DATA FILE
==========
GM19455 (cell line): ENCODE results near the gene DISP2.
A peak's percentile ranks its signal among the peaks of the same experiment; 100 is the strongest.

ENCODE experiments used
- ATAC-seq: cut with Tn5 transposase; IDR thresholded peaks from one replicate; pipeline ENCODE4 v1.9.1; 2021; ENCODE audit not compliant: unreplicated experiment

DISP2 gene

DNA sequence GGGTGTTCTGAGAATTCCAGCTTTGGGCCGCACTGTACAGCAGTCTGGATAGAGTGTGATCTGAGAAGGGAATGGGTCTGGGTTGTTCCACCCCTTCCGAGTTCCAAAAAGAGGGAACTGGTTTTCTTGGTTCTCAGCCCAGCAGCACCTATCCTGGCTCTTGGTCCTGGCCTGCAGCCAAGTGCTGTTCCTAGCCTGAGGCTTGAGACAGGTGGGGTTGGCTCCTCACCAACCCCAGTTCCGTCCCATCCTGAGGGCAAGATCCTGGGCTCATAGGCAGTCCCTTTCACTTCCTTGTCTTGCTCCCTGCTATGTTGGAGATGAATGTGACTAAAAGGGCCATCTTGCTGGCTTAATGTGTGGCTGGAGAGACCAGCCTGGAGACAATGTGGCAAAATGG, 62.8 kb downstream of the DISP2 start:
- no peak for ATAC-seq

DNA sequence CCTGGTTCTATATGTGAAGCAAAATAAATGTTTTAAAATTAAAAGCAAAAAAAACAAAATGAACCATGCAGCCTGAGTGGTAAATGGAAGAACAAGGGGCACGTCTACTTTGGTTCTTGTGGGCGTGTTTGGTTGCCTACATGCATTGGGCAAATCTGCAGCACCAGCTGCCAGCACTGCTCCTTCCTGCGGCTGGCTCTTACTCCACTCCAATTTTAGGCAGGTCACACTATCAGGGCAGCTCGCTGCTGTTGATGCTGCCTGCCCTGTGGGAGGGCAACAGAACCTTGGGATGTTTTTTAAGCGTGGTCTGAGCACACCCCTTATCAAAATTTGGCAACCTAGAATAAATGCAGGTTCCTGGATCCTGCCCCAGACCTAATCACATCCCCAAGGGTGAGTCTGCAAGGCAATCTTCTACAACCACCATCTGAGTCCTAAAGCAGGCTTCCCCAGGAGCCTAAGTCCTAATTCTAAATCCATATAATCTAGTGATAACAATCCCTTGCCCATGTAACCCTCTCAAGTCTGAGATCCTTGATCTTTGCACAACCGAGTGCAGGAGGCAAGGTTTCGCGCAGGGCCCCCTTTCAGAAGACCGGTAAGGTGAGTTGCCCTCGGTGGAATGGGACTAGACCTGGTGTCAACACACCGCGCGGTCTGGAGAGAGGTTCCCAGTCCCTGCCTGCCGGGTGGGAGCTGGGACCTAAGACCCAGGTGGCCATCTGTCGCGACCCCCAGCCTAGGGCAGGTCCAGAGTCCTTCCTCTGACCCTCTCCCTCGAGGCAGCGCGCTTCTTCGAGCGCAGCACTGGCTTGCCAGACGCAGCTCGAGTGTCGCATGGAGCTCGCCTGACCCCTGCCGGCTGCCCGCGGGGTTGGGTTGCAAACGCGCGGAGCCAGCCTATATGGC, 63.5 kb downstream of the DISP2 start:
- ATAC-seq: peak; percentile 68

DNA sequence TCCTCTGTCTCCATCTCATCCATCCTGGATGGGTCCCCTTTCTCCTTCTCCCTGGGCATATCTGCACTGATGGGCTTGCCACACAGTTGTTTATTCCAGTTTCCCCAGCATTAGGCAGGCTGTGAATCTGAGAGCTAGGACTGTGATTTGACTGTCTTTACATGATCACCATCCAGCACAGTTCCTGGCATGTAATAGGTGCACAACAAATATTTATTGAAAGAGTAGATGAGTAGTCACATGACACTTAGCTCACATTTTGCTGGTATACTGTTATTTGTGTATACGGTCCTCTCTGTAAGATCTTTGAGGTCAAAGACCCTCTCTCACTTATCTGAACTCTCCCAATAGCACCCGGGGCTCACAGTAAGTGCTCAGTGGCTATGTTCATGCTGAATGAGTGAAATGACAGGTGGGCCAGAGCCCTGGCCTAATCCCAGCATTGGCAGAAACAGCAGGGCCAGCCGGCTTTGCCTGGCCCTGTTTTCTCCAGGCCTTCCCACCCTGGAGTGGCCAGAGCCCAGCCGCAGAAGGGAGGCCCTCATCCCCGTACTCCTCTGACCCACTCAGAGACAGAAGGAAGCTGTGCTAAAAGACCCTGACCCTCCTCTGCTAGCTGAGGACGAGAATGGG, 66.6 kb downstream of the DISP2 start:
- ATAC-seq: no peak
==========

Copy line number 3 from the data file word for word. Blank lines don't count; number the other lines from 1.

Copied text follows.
ENCODE experiments used